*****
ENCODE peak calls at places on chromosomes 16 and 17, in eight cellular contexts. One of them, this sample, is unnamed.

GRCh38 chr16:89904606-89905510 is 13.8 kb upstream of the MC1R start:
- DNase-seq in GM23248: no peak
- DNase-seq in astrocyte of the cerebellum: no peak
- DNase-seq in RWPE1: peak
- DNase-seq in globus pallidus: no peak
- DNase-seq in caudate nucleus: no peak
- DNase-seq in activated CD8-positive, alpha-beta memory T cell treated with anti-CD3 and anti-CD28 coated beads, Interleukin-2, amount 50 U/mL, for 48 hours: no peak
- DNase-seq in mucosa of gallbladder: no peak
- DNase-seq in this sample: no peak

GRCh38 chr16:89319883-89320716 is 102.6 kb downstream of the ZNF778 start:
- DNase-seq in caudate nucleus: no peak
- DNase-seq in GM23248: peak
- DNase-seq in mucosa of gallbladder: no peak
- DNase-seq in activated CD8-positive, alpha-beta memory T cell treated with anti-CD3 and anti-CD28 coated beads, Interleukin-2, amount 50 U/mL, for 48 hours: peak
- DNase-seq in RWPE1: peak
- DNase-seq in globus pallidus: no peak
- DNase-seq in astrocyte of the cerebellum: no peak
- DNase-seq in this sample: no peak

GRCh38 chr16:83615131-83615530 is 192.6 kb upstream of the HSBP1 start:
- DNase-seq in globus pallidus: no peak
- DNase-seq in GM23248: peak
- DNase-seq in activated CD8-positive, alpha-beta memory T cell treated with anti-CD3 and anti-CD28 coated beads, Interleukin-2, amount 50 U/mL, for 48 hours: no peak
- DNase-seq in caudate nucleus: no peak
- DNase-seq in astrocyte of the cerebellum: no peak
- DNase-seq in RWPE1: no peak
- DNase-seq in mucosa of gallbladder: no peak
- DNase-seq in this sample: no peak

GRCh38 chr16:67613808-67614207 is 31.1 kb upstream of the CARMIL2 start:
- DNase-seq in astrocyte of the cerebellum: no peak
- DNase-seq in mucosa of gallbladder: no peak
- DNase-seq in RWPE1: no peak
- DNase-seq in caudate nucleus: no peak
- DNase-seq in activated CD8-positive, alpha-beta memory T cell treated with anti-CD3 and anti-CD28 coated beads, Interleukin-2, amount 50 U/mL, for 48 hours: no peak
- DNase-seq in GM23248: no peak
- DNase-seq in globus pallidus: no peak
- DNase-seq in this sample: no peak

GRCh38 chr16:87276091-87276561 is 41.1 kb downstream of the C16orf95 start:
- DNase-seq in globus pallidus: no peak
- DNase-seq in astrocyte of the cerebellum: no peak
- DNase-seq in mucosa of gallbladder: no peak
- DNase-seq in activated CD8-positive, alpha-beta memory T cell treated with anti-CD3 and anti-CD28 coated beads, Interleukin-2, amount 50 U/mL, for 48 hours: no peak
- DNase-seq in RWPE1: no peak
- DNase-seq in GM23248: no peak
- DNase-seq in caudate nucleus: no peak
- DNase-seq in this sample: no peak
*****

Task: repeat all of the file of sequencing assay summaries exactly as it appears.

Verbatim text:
ENCODE peak calls at places on chromosomes 16 and 17, in eight cellular contexts. One of them, this sample, is unnamed.

GRCh38 chr16:89904606-89905510 is 13.8 kb upstream of the MC1R start:
- DNase-seq in GM23248: no peak
- DNase-seq in astrocyte of the cerebellum: no peak
- DNase-seq in RWPE1: peak
- DNase-seq in globus pallidus: no peak
- DNase-seq in caudate nucleus: no peak
- DNase-seq in activated CD8-positive, alpha-beta memory T cell treated with anti-CD3 and anti-CD28 coated beads, Interleukin-2, amount 50 U/mL, for 48 hours: no peak
- DNase-seq in mucosa of gallbladder: no peak
- DNase-seq in this sample: no peak

GRCh38 chr16:89319883-89320716 is 102.6 kb downstream of the ZNF778 start:
- DNase-seq in caudate nucleus: no peak
- DNase-seq in GM23248: peak
- DNase-seq in mucosa of gallbladder: no peak
- DNase-seq in activated CD8-positive, alpha-beta memory T cell treated with anti-CD3 and anti-CD28 coated beads, Interleukin-2, amount 50 U/mL, for 48 hours: peak
- DNase-seq in RWPE1: peak
- DNase-seq in globus pallidus: no peak
- DNase-seq in astrocyte of the cerebellum: no peak
- DNase-seq in this sample: no peak

GRCh38 chr16:83615131-83615530 is 192.6 kb upstream of the HSBP1 start:
- DNase-seq in globus pallidus: no peak
- DNase-seq in GM23248: peak
- DNase-seq in activated CD8-positive, alpha-beta memory T cell treated with anti-CD3 and anti-CD28 coated beads, Interleukin-2, amount 50 U/mL, for 48 hours: no peak
- DNase-seq in caudate nucleus: no peak
- DNase-seq in astrocyte of the cerebellum: no peak
- DNase-seq in RWPE1: no peak
- DNase-seq in mucosa of gallbladder: no peak
- DNase-seq in this sample: no peak

GRCh38 chr16:67613808-67614207 is 31.1 kb upstream of the CARMIL2 start:
- DNase-seq in astrocyte of the cerebellum: no peak
- DNase-seq in mucosa of gallbladder: no peak
- DNase-seq in RWPE1: no peak
- DNase-seq in caudate nucleus: no peak
- DNase-seq in activated CD8-positive, alpha-beta memory T cell treated with anti-CD3 and anti-CD28 coated beads, Interleukin-2, amount 50 U/mL, for 48 hours: no peak
- DNase-seq in GM23248: no peak
- DNase-seq in globus pallidus: no peak
- DNase-seq in this sample: no peak

GRCh38 chr16:87276091-87276561 is 41.1 kb downstream of the C16orf95 start:
- DNase-seq in globus pallidus: no peak
- DNase-seq in astrocyte of the cerebellum: no peak
- DNase-seq in mucosa of gallbladder: no peak
- DNase-seq in activated CD8-positive, alpha-beta memory T cell treated with anti-CD3 and anti-CD28 coated beads, Interleukin-2, amount 50 U/mL, for 48 hours: no peak
- DNase-seq in RWPE1: no peak
- DNase-seq in GM23248: no peak
- DNase-seq in caudate nucleus: no peak
- DNase-seq in this sample: no peak